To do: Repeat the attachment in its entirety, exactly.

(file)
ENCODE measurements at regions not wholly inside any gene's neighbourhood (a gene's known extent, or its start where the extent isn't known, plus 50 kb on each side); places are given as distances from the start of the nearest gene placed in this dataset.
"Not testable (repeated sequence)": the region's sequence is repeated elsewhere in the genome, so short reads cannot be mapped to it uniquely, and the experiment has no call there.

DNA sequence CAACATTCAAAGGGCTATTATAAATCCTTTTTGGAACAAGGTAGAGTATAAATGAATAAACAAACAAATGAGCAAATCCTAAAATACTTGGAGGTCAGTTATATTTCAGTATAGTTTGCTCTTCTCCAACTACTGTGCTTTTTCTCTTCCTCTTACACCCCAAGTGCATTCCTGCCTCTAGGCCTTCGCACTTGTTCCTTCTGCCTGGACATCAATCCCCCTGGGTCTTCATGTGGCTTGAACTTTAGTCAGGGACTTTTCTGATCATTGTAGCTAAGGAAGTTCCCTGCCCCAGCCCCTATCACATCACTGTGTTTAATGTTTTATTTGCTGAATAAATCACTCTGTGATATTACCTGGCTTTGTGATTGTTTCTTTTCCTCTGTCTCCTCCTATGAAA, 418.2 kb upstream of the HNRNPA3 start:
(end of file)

ENCODE measurements at regions not wholly inside any gene's neighbourhood (a gene's known extent, or its start where the extent isn't known, plus 50 kb on each side); places are given as distances from the start of the nearest gene placed in this dataset.
"Not testable (repeated sequence)": the region's sequence is repeated elsewhere in the genome, so short reads cannot be mapped to it uniquely, and the experiment has no call there.

DNA sequence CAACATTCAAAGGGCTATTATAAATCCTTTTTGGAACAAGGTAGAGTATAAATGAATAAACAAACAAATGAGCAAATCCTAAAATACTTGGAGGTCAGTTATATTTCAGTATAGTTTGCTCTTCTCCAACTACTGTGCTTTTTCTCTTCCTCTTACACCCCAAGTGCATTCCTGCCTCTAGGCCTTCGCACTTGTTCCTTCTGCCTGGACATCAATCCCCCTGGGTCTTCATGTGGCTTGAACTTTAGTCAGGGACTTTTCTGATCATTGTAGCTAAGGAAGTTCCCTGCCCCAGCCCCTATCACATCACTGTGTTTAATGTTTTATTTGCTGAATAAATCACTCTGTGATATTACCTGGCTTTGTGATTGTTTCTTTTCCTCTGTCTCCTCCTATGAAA, 418.2 kb upstream of the HNRNPA3 start: